Can you recall the first prayer you learned by heart? Was it for you, as it was for me, the one still prayed by children around dinner tables to this day? "God is great, God is good, and we thank him for our food." There is wisdom in those simple words. As we began to explore last week, God is great in a way that cannot be said of any other person or thing. He is the only all-sufficient one. Everything else we will ever touch or discover is a contingent thing. It has needs. It requires something to cause or continue or comfort it. But God is not like any other. He is self-existing, self-sustaining, and self-satisfying. He has no needs outside of himself at all.
I know there are people who view God as nothing more than a projection of our minds. But the reality is that all we see and are is actually a projection of God's mind. It is "in him" that "we live and move and have our being." Just as easily as you could let go of the thought of anything that I am saying to you right now and move on to thinking about what you might have for lunch—Should I have the salad plate or the big greasy burger?—God could just let the thought of this Universe or of you and me go. He could turn his thoughts to simply enjoying himself instead, and we and this universe would be no more. Thankfully, however, God is not only great, he is also good. The true glory of God's immense greatness lies in his incomparable goodness. That's what I want to reflect on with you today.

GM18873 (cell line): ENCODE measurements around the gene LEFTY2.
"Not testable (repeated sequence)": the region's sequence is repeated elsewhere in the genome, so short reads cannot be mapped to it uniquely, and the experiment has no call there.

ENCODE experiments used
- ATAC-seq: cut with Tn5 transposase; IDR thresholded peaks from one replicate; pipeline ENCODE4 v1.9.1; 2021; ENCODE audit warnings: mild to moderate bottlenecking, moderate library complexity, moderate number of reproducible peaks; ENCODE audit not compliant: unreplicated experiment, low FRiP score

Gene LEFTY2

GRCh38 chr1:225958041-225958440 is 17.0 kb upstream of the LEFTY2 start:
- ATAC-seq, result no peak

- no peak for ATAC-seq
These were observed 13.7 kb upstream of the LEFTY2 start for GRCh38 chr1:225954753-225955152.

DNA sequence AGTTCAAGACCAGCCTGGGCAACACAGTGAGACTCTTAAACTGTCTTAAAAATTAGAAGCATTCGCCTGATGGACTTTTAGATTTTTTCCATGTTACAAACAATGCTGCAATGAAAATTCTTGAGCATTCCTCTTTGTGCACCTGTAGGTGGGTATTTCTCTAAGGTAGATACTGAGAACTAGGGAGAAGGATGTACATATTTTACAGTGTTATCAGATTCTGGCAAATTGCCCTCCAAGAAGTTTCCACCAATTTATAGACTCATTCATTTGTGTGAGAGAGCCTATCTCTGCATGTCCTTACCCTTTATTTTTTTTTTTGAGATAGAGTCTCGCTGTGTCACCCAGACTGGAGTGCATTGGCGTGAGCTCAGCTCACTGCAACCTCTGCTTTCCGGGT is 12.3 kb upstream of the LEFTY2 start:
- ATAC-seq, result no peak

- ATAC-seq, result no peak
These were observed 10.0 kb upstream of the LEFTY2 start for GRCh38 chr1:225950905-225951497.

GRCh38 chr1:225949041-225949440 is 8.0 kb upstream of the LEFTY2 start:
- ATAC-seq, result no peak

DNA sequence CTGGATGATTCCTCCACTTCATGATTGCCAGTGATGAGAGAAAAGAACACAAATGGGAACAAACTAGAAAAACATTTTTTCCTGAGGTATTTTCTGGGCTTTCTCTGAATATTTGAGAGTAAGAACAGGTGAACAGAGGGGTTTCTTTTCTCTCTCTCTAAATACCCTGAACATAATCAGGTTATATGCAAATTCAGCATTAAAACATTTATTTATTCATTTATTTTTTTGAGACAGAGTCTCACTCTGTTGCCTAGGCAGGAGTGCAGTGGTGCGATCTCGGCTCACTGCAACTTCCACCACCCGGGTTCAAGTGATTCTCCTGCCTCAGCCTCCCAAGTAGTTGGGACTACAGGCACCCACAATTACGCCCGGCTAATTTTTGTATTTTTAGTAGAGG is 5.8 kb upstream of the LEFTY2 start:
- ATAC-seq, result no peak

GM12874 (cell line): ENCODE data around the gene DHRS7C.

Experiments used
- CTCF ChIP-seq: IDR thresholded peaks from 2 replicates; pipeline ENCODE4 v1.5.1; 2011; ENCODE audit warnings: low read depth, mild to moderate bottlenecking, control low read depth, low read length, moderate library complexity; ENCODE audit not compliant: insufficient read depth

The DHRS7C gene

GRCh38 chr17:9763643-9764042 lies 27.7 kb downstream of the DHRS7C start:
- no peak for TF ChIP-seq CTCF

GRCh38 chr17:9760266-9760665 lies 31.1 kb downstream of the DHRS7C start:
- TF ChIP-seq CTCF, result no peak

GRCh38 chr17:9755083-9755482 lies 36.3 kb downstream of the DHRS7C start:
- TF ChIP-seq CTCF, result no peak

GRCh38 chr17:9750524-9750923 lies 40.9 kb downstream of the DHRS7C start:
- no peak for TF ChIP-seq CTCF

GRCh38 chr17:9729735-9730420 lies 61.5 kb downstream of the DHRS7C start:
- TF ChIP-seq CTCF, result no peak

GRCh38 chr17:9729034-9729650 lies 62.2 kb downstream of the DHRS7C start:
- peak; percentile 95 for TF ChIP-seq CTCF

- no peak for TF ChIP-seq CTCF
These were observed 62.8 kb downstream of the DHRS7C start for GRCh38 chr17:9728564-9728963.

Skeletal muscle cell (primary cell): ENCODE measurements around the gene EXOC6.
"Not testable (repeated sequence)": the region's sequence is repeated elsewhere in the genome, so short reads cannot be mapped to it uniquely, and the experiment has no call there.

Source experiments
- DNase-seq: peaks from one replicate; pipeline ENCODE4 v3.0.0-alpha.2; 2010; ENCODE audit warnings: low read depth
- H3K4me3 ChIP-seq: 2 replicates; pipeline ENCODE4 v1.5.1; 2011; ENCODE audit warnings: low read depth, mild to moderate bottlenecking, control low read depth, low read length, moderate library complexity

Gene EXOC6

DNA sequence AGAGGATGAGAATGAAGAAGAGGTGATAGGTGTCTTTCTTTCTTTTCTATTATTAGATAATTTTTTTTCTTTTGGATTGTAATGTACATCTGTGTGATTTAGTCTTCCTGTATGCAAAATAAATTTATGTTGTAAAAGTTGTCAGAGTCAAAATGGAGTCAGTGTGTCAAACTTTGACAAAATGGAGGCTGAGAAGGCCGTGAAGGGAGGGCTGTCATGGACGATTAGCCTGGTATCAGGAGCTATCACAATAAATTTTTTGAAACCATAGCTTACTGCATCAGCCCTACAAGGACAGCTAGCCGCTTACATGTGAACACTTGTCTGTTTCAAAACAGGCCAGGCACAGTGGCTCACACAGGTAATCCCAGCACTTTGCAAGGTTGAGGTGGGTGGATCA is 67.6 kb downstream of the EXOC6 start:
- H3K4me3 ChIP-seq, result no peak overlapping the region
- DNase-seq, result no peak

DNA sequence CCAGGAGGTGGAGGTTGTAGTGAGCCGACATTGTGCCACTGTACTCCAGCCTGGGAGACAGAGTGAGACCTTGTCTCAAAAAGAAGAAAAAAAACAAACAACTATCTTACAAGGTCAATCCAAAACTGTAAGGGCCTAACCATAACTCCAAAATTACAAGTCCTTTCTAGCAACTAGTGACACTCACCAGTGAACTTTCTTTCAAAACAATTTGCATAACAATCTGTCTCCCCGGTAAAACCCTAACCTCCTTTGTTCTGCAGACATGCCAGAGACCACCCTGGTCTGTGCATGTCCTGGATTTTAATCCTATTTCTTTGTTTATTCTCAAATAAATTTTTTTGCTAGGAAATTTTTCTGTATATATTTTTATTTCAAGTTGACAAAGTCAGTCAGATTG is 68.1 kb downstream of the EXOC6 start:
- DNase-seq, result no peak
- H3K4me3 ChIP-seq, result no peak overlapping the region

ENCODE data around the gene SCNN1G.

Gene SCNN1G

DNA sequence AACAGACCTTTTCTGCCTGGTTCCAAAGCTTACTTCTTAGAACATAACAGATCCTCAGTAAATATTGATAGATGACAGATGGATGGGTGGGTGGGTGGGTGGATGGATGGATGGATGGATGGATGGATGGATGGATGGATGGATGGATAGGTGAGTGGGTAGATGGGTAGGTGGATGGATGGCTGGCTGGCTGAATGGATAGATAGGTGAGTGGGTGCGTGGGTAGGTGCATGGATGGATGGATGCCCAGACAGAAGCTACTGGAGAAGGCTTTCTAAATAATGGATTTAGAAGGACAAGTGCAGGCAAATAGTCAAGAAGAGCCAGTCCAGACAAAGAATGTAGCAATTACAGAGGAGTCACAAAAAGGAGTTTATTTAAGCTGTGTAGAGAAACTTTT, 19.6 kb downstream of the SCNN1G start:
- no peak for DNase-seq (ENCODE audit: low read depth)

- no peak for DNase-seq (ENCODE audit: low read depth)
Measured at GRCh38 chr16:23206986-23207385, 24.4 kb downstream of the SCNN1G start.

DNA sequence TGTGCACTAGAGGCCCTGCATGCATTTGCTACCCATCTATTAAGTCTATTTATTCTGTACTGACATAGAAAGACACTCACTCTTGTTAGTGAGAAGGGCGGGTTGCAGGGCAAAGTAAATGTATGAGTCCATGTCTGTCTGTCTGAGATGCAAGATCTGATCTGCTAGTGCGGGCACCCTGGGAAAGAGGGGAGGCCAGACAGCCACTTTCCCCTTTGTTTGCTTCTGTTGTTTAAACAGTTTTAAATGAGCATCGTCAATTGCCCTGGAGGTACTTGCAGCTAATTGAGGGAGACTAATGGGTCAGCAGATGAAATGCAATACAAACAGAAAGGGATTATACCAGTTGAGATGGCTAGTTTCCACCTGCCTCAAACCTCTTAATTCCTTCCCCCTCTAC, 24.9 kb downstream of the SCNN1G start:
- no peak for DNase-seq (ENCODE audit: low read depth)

Who is good?
The Bible says that a man once approached Jesus as he was walking "and fell on his knees before him. 'Good teacher,' he asked, 'what must I do to inherit eternal life?' 'Why do you call me good?' Jesus answered. 'No one is good, except God alone" ...
Dan Meyer is pastor of Christ Church of Oak Brook in Oak Brook, Illinois.
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